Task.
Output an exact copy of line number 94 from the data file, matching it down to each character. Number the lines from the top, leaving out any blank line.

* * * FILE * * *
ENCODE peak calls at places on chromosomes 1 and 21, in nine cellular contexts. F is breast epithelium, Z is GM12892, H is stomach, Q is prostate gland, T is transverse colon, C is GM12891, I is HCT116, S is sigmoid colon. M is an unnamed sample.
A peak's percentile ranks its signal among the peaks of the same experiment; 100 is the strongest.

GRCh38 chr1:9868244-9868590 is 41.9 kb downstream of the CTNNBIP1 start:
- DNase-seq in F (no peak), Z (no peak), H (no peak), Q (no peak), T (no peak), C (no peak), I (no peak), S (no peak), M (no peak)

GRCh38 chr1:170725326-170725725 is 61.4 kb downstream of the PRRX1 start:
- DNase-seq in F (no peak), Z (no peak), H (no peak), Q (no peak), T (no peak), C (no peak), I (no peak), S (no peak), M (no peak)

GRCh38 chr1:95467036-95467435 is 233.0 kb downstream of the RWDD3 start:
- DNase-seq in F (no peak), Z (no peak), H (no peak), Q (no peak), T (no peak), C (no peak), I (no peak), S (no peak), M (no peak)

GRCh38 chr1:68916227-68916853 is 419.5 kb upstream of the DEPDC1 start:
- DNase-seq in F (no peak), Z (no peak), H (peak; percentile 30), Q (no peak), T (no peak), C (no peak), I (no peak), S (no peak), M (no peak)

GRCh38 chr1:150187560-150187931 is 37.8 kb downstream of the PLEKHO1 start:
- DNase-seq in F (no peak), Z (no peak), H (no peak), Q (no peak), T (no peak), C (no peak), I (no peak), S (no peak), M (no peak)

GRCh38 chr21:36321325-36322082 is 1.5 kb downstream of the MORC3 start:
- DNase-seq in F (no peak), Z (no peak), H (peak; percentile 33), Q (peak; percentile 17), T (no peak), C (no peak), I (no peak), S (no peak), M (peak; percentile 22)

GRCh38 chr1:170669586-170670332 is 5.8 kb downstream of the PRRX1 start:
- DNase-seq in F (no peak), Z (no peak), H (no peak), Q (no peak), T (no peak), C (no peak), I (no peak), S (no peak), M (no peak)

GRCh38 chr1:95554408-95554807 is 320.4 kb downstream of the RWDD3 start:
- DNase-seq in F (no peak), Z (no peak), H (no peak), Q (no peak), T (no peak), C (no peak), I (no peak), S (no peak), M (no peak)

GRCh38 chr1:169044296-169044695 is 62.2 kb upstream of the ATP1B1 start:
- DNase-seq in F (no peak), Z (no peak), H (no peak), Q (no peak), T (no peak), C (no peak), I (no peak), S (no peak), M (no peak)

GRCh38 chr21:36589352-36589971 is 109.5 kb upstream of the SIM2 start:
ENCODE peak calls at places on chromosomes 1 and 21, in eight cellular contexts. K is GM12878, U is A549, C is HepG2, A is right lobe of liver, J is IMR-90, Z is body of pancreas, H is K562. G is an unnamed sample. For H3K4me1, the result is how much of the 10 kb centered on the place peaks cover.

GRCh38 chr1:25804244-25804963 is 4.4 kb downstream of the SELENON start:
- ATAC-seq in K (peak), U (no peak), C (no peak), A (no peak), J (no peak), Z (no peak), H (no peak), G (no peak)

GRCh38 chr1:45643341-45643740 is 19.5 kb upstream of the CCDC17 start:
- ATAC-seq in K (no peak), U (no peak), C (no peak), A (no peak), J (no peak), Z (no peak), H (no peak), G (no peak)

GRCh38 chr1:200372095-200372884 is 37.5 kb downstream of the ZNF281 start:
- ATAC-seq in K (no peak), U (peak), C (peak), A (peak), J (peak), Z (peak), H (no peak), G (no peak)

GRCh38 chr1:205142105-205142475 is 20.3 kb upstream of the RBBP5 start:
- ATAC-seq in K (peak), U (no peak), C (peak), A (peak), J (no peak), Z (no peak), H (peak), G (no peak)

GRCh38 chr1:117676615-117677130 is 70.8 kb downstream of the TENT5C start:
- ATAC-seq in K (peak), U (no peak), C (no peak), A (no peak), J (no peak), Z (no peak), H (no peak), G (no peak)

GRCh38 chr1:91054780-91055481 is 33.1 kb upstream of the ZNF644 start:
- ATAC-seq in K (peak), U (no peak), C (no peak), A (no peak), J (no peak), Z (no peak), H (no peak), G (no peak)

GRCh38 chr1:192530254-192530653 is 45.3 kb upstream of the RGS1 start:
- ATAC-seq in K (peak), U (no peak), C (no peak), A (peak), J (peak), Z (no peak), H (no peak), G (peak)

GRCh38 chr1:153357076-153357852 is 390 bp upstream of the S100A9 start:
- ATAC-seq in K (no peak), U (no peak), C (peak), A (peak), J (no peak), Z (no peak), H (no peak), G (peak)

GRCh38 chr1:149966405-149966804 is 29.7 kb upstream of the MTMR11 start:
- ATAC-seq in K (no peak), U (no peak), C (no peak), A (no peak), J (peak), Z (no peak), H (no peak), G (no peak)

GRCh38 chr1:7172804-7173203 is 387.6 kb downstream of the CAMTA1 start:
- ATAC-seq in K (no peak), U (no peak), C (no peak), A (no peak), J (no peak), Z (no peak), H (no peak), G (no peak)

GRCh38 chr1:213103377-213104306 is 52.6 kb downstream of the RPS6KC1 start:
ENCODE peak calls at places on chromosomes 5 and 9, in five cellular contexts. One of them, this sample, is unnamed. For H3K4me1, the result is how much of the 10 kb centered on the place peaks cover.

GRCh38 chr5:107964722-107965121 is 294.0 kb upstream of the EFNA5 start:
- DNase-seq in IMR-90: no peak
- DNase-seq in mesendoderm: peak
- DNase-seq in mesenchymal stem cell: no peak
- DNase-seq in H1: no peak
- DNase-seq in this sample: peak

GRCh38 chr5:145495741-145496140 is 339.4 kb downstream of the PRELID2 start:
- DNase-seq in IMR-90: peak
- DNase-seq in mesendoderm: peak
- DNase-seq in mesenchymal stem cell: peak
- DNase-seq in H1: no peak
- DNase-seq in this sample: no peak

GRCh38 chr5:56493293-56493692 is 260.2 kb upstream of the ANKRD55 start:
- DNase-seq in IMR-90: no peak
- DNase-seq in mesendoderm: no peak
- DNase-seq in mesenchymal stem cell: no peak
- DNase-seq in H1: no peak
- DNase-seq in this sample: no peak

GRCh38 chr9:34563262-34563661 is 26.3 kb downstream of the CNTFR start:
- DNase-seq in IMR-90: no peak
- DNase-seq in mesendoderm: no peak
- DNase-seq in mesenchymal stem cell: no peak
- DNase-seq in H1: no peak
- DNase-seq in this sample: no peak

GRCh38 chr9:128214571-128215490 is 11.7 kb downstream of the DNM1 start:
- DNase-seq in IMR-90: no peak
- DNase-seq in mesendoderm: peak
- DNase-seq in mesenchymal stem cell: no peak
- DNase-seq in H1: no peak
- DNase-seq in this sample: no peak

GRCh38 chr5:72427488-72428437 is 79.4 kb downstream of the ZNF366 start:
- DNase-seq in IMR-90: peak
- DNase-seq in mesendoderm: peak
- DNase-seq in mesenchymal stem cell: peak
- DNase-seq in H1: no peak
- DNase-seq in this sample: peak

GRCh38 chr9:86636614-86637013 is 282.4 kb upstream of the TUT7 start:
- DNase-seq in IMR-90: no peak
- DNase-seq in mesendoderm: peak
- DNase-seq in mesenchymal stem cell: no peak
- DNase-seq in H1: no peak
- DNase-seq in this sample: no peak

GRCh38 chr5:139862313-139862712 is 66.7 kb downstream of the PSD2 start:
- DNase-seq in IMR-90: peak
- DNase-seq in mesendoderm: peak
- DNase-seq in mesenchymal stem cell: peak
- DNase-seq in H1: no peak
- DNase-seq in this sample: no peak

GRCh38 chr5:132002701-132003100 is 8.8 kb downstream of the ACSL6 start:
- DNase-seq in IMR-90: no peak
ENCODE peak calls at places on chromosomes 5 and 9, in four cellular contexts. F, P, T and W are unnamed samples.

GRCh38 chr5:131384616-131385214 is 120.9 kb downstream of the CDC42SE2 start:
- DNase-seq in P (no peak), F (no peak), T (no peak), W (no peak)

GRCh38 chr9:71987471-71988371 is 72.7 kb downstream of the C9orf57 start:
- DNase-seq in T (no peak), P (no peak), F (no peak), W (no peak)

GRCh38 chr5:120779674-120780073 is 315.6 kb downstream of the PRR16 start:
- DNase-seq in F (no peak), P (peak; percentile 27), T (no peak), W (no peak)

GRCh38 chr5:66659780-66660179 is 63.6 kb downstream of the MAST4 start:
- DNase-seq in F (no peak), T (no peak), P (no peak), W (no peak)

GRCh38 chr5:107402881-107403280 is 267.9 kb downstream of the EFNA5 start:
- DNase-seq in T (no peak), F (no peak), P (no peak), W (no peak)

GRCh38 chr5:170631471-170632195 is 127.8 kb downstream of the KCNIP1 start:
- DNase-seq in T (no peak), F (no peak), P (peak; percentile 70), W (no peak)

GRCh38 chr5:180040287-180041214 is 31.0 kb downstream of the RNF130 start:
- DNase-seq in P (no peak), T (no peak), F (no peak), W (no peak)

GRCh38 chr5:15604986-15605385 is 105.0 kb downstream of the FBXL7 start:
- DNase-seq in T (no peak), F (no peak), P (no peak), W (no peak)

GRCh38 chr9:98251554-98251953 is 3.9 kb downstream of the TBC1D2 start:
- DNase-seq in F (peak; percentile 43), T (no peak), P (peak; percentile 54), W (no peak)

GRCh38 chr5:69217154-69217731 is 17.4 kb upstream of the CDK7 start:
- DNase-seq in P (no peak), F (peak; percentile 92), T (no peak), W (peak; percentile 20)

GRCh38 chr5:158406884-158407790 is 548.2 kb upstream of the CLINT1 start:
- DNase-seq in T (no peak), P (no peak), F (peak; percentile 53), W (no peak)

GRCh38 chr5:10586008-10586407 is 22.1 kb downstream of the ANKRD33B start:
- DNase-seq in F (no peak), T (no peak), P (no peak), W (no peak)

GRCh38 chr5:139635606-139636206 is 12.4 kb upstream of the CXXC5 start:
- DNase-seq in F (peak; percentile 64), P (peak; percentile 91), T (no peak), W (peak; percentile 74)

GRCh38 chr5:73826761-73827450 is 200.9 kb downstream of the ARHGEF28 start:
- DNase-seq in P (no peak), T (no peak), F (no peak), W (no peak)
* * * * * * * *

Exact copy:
- DNase-seq in IMR-90: no peak